HITS Daily Double
Tech giant said to be "kicking UMG's tires."


Report Says That While Tech Giants are Interested in Buying UMG, Talks are Preliminary and May Fall Flat
Just one day after word spread of Steve Jobs’ interest in purchasing Universal Music Group, comes a report that Microsoft has also expressed interest in buying Vivendi Universal's music arm.

According to the New York Post, Microsoft's interest is said to be at the level of "poking around, kicking the tires." However, insiders say that the computer technology company has indeed had conversations with Vivendi executives about buying the music division.

But, as soon as specualtion about the possible sale of UMG surfaced, so did reports of said deals falling through. The Wall Street Journal Monday said, "in a bid to control their own destiny at a time when there are few buyers for music companies, executives at UMG have
recently tried to peddle their unit themselves—though attempts to interest Apple Computer Inc. and others in making bids have fallen flat."

The paper added that Universal Music executives, including Chairman Doug Morris and
Interscope Geffen A&M label chief Jimmy Iovine, have been putting out feelers for possible buyers or investors but now appear to be taking a wait-and-see approach, say people familiar with the matter. Talks in recent weeks aimed at persuading Jobs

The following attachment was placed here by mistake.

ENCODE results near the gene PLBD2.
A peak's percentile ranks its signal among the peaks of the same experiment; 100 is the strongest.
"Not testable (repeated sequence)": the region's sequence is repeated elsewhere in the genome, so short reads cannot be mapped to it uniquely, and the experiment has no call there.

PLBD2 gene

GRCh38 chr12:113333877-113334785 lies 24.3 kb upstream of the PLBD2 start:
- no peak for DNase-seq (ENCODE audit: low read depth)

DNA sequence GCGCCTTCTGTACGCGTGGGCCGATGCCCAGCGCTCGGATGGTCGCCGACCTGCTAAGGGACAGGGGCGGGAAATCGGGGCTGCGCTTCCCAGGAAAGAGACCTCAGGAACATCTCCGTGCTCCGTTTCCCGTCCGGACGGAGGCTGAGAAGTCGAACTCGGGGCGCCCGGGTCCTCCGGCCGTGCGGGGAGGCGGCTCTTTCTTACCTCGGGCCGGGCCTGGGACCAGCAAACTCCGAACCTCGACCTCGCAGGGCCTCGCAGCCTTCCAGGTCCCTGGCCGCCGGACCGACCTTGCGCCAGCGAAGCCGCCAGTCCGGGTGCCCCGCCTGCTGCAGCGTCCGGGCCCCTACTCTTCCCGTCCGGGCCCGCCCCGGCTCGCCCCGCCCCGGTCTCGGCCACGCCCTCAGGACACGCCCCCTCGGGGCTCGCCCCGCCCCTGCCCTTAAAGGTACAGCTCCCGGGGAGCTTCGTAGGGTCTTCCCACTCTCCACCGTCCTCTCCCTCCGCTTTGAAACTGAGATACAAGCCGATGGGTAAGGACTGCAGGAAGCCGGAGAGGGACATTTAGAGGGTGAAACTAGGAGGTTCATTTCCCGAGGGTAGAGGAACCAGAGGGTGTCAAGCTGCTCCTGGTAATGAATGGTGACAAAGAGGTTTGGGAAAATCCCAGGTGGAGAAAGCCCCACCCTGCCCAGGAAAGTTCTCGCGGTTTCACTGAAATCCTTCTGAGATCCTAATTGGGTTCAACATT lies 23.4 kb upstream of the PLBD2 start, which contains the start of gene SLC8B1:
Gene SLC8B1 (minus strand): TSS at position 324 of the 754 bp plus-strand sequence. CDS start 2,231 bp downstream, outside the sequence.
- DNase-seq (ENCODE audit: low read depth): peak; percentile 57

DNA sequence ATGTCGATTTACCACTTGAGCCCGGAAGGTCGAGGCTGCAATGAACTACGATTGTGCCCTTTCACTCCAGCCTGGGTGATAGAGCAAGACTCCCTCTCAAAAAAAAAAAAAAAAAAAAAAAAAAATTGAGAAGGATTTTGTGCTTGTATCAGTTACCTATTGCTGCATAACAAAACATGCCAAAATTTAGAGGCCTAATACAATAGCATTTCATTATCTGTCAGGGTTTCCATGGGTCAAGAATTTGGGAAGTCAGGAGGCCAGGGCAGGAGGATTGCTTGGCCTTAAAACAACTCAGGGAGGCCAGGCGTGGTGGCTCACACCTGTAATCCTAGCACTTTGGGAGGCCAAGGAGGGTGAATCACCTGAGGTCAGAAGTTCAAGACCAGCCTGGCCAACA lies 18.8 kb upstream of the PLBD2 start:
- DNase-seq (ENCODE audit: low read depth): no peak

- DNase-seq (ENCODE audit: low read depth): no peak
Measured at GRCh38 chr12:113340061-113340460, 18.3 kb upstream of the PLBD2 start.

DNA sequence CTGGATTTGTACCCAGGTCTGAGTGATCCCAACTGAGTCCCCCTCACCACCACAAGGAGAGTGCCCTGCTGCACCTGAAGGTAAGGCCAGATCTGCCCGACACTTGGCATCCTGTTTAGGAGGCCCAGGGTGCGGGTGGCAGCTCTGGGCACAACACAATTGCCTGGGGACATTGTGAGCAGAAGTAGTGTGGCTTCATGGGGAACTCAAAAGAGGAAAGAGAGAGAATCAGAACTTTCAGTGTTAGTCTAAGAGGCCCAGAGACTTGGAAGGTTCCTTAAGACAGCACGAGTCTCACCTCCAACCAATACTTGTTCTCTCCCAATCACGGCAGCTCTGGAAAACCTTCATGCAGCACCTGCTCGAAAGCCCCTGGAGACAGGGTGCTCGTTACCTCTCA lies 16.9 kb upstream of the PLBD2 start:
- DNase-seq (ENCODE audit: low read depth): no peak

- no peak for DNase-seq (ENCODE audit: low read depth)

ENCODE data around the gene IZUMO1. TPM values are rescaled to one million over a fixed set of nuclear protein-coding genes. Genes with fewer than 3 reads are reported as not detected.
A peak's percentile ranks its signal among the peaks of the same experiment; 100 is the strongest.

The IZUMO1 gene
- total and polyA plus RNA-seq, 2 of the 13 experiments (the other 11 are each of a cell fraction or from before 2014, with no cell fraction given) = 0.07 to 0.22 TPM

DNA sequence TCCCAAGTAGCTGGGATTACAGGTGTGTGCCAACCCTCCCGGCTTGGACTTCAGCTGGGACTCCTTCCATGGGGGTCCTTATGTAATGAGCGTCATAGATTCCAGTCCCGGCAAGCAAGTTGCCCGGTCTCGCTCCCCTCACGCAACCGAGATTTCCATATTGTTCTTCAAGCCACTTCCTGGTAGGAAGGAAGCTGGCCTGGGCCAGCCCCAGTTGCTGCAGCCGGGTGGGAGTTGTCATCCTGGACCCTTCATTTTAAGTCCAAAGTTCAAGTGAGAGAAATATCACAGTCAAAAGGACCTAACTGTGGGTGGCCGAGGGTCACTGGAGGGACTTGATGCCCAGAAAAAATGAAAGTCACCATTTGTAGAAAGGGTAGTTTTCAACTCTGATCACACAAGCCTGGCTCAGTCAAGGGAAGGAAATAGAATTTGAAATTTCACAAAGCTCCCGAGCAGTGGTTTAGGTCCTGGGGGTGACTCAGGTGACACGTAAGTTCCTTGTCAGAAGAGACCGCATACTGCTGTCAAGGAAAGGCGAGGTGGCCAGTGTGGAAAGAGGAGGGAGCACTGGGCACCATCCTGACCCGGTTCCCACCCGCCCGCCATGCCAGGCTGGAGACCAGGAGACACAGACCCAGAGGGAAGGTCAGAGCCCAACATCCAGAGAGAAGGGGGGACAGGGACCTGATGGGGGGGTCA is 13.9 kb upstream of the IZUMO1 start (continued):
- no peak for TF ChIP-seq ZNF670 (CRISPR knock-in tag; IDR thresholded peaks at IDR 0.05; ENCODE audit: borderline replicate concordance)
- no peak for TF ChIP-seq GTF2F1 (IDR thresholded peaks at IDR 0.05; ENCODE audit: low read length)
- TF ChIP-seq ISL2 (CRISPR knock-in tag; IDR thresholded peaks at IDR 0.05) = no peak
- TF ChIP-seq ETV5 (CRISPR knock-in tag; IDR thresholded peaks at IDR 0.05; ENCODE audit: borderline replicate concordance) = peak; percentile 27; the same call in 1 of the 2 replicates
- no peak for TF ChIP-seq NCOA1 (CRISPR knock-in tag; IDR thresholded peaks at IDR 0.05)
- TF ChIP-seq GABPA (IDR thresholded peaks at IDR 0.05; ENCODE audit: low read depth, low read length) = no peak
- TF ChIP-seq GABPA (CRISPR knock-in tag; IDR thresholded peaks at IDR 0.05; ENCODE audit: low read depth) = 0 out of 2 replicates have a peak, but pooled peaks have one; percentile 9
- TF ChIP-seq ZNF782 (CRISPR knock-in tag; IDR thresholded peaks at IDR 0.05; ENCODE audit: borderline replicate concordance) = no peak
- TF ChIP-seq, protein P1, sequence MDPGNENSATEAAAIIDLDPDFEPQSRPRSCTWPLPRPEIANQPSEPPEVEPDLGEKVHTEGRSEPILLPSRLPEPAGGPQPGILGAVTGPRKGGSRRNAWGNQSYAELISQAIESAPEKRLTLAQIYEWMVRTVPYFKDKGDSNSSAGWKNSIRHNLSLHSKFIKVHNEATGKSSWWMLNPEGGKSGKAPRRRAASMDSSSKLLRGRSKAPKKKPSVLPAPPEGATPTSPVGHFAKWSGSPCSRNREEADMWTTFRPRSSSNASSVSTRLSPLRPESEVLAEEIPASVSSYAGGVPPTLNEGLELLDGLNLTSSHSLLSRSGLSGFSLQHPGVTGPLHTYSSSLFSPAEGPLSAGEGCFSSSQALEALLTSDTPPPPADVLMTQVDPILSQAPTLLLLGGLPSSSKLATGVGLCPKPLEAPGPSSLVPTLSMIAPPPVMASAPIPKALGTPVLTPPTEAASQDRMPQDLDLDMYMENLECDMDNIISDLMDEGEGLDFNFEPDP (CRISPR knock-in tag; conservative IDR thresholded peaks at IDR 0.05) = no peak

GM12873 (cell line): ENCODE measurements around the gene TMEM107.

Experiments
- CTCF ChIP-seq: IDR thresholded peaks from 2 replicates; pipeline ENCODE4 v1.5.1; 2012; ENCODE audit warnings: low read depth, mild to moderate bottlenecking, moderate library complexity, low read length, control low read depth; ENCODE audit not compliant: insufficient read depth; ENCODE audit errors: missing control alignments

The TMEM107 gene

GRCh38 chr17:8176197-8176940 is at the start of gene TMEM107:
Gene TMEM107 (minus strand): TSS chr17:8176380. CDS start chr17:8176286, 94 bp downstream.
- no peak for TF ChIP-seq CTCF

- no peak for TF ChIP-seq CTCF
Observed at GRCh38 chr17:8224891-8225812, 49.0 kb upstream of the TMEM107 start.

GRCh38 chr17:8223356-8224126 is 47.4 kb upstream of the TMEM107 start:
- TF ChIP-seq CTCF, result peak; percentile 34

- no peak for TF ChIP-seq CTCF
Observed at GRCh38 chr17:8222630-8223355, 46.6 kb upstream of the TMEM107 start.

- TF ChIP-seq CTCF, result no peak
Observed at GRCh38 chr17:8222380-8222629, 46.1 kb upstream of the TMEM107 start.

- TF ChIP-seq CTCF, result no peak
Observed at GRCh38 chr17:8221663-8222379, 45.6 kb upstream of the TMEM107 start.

to bid for all or part of the giant music company haven't borne fruit and seem unlikely to proceed for now.

The music world was abuzz Friday after the Los Angeles Times first reported that Apple, and its CEO Jobs, were in talks with Vivendi Universal to purchase UMG, the world’s largest music group, for between $5-6 billion

The prospect of a tech giants like Apple or Microsoft delving into the music business is an affirmation to those in the music industry that it is possible to make digital downloading profitable, and has been met with open arms during this dire time.

According to published reports, Jobs began meeting with Vivendi officials last October about possibly investing in UMG.

Apple has held talks with firms Thomas H. Lee Partners, Kohlberg Kravis Roberts & Co. and Blackstone Group about making a strategic investment in the computer maker to help finance its deal, according to the Post report. But, even with help from the buyout firms, sources say it will still be tough for Apple to buy the entire unit.

According to the Post, Apple's interest is said to be stronger than Microsoft's—but Microsoft might intensify its interest as an April 29 Vivendi board meeting approaches. At that meeting, Vivendi is expected to weigh a variety of proposals for selling its U.S. entertainment assets, which include a movie studio, theme parks and television properties.